Showtime Review ‘The First Lady’

Ben Miles

Created by Aaron Cooley and directed by Susanne Bier, the Showtime series “The First Lady,” starring Viola Davis, Michelle Pfeiffer and Gillian Anderson as a trio of American First Ladies is currently streaming on Showtime.

Viola Davis appears to be channeling her character through her heavily lipsticked lips (perhaps it’s a means for the actor to feel more akin to the character). Nevertheless, it proves to be a distraction for this audience member.

Gillian Anderson, at 5 ft. 2 in., is much shorter than Eleanor Roosevelt, who stood at 5 ft. 11 in.; Anderson, therefore, seemingly chose to build her character from the teeth up

Although both Davis and Anderson have credible moments in their respective roles, it is Michelle Pfeiffer who most believably embodies her role as Mrs. Ford. She demonstrated the destructive toll breast cancer, drug addiction and alcoholism that took on Mrs. Ford, as well as the heroic recover and service Mrs. Ford’s recovery provided for other sufferers in the nation.

In 10 episodes we are offered a sweep of history that ranges from glimpses of the Roosevelts from the 19th century and well into the 20th century and World War 2. We also glimpse the early days of the Ford coupling and see them in the 1970s and 80s. And we see the Obama’s in flashbacks to Michelle’s early days as Michelle Robinson to her days as Mrs. Obama and her time as matron of the White House.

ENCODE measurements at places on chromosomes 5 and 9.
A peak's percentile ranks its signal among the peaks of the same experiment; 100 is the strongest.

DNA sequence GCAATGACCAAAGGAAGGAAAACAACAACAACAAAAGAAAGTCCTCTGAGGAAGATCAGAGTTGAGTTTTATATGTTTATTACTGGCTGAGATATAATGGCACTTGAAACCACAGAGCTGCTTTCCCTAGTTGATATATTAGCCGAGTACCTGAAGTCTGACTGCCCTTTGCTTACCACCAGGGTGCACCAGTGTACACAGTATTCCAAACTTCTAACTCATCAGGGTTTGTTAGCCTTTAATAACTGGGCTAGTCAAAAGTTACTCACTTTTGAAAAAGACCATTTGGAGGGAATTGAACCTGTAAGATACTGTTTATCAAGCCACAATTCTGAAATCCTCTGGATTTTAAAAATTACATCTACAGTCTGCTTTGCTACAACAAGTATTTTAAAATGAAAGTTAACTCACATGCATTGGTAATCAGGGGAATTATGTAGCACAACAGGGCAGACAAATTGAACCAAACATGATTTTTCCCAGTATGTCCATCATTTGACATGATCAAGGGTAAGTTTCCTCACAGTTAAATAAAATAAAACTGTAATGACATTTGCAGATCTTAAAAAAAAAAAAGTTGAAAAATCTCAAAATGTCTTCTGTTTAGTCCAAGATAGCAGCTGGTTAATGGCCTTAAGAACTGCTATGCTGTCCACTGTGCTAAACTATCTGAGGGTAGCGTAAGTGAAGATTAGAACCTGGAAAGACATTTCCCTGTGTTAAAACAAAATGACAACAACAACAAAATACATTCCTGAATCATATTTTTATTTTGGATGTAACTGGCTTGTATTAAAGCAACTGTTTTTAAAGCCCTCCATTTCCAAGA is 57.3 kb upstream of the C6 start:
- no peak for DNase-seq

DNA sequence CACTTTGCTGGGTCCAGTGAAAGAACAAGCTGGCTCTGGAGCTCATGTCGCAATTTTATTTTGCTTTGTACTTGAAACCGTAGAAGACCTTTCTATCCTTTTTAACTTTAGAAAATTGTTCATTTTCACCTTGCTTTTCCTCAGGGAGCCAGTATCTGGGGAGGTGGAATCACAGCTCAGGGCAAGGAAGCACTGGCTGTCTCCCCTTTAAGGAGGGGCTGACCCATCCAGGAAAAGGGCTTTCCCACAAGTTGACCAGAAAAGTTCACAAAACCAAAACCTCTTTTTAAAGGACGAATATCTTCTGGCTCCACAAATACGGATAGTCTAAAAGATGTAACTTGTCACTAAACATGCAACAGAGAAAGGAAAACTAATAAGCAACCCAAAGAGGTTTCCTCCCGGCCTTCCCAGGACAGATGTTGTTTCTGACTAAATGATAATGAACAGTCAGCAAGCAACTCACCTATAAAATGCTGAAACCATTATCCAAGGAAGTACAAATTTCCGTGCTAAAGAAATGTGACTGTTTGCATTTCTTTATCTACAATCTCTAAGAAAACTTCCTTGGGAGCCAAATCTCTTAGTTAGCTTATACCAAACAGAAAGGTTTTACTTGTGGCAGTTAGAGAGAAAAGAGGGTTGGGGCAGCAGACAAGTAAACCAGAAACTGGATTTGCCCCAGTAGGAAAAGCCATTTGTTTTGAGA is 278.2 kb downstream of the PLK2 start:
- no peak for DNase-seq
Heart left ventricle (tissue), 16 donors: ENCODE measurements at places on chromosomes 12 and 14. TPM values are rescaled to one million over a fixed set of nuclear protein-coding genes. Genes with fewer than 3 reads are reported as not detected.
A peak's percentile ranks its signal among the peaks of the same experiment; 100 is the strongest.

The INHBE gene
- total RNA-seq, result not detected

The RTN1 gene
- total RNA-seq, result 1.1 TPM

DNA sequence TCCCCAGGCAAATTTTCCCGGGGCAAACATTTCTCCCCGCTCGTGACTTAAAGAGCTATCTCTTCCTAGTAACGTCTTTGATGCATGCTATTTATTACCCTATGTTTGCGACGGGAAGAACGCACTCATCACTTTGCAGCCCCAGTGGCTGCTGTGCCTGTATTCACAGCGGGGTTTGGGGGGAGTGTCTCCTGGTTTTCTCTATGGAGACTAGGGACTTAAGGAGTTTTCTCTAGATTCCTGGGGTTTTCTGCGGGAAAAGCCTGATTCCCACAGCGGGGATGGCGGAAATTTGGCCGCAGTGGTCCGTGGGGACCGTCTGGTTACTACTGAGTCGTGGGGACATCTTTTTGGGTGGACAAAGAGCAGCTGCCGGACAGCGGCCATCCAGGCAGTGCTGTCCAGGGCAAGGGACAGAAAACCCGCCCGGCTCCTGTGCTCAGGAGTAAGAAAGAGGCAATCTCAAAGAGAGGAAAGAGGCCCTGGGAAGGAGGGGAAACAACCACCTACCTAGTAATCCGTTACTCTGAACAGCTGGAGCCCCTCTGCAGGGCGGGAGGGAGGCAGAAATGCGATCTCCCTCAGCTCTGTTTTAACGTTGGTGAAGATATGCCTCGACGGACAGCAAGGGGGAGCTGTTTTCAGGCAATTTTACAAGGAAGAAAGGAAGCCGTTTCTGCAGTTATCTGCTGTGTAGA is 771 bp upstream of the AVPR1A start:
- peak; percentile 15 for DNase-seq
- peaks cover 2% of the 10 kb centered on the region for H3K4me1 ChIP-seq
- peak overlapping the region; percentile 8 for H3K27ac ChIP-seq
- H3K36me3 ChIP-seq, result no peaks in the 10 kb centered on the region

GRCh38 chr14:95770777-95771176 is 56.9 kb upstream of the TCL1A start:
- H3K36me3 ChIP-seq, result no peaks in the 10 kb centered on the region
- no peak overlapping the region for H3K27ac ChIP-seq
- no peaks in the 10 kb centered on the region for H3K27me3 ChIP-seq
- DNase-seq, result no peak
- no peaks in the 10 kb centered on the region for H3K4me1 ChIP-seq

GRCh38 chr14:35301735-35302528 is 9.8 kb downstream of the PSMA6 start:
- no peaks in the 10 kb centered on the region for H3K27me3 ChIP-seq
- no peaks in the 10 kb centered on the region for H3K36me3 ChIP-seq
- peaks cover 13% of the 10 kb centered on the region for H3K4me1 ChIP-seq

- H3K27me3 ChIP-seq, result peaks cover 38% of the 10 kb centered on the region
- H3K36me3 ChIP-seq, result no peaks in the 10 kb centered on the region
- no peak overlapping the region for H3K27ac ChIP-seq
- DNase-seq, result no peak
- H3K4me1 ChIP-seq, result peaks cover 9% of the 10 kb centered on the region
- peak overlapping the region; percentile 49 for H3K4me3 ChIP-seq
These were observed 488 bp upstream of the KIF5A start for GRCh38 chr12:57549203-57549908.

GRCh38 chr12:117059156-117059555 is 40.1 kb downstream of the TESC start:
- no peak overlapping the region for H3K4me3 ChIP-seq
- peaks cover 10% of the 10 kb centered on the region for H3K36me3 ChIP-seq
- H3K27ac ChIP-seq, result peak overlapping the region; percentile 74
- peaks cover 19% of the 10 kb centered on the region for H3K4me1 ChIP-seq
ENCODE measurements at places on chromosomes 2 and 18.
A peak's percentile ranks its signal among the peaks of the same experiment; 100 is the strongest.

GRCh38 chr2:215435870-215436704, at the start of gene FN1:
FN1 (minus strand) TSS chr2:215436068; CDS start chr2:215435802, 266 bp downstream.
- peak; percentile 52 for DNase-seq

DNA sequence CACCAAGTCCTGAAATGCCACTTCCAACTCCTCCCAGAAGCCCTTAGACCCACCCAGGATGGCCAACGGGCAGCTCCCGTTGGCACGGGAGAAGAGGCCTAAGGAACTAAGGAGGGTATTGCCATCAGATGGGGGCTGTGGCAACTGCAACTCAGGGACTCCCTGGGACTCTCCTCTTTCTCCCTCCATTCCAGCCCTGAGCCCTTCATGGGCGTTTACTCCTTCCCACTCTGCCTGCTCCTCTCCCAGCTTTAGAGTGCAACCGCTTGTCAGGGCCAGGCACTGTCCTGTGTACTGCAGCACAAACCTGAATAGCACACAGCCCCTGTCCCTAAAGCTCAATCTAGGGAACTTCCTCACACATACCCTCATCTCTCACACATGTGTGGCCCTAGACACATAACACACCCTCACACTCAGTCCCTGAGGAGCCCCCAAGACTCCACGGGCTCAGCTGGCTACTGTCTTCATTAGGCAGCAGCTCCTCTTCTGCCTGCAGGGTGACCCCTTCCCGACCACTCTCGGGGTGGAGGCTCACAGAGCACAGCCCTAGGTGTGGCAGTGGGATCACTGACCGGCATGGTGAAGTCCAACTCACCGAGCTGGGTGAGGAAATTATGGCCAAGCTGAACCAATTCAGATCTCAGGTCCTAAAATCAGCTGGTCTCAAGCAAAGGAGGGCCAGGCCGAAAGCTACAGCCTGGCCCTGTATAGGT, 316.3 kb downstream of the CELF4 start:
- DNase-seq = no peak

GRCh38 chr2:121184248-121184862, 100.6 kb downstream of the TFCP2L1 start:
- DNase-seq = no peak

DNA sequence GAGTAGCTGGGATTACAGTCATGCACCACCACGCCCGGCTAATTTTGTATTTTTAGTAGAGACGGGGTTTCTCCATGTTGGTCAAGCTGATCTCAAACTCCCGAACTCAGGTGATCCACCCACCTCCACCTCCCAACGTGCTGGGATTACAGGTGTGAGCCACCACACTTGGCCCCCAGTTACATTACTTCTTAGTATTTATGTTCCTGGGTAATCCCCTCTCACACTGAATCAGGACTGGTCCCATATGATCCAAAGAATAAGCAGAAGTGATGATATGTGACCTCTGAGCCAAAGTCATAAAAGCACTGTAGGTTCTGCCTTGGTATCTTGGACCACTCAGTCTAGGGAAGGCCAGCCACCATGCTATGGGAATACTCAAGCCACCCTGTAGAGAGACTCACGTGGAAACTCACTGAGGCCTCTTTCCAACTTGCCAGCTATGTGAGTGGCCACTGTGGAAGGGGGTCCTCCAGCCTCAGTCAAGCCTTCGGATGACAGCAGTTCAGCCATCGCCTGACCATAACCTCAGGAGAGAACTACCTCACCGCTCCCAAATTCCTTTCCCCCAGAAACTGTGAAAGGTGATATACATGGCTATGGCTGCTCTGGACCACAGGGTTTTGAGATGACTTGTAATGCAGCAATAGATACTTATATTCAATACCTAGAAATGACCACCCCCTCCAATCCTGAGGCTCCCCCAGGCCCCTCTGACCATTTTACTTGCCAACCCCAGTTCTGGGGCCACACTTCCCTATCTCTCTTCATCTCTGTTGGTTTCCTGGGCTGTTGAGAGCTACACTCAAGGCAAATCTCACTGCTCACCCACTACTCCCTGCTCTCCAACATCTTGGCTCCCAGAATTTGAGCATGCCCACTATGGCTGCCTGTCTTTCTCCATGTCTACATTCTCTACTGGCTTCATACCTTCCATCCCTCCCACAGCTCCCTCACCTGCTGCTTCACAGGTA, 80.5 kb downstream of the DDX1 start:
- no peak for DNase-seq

Co-starring as the presidents and husbands of these three First Ladies are O-T Fagbenle as Barack Obama, Aaron Elkhart as Gerald Ford and Kiefer Sutherland as Franklin Roosevelt. Each actor is adequately convincing in bringing life to these challenging roles. Sutherland is especially powerful conveying Roosevelt’s paraplegia, which was the result of his affliction with poliomyelitis at age 39.

The costuming (Jason Wu recreated an inaugural gown he designed for Mrs. Obama for the series) and production design, by Tony Fanning, are impressive and (along with crisp editing by Sam Williams, Matthew Cannings, Lindsey Woodward and Nicolas Chaudeurge and peephole-like cinematography by Amir Morris) let us know immediately what time period the series is entering.

Each episode is about an hour in length and while “The First Lady” makes no pretense at being a scholarly documentary, it does bring a soap opera-like intrigue to the White House and such imaginative leaps serve in creating somewhat intriguing drama. There have been 46 First Ladies. Does that portend 43 more First Lady portrayals?

‘The First Lady’ includes 10 episodes in Season 1 and is currently streaming on Showtime


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